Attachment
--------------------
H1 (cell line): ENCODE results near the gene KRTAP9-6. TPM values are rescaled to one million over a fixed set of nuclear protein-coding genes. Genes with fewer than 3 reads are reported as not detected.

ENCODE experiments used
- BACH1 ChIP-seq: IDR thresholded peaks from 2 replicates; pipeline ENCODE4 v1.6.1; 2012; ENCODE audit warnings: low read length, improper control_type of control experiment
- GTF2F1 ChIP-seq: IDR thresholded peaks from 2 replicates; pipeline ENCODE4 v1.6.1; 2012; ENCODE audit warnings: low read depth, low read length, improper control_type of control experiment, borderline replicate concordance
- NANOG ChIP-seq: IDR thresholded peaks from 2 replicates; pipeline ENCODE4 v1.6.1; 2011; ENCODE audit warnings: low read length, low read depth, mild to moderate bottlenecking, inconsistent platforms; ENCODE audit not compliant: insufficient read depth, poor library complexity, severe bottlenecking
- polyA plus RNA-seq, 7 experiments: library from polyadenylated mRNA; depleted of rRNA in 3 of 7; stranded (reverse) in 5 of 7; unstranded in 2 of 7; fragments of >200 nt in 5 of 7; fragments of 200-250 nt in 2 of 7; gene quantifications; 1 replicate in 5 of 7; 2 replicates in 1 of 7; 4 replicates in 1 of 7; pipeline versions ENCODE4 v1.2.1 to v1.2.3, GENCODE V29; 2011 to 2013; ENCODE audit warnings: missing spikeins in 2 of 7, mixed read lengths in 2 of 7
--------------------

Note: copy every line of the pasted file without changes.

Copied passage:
H1 (cell line): ENCODE results near the gene KRTAP9-6. TPM values are rescaled to one million over a fixed set of nuclear protein-coding genes. Genes with fewer than 3 reads are reported as not detected.

ENCODE experiments used
- BACH1 ChIP-seq: IDR thresholded peaks from 2 replicates; pipeline ENCODE4 v1.6.1; 2012; ENCODE audit warnings: low read length, improper control_type of control experiment
- GTF2F1 ChIP-seq: IDR thresholded peaks from 2 replicates; pipeline ENCODE4 v1.6.1; 2012; ENCODE audit warnings: low read depth, low read length, improper control_type of control experiment, borderline replicate concordance
- NANOG ChIP-seq: IDR thresholded peaks from 2 replicates; pipeline ENCODE4 v1.6.1; 2011; ENCODE audit warnings: low read length, low read depth, mild to moderate bottlenecking, inconsistent platforms; ENCODE audit not compliant: insufficient read depth, poor library complexity, severe bottlenecking
- polyA plus RNA-seq, 7 experiments: library from polyadenylated mRNA; depleted of rRNA in 3 of 7; stranded (reverse) in 5 of 7; unstranded in 2 of 7; fragments of >200 nt in 5 of 7; fragments of 200-250 nt in 2 of 7; gene quantifications; 1 replicate in 5 of 7; 2 replicates in 1 of 7; 4 replicates in 1 of 7; pipeline versions ENCODE4 v1.2.1 to v1.2.3, GENCODE V29; 2011 to 2013; ENCODE audit warnings: missing spikeins in 2 of 7, mixed read lengths in 2 of 7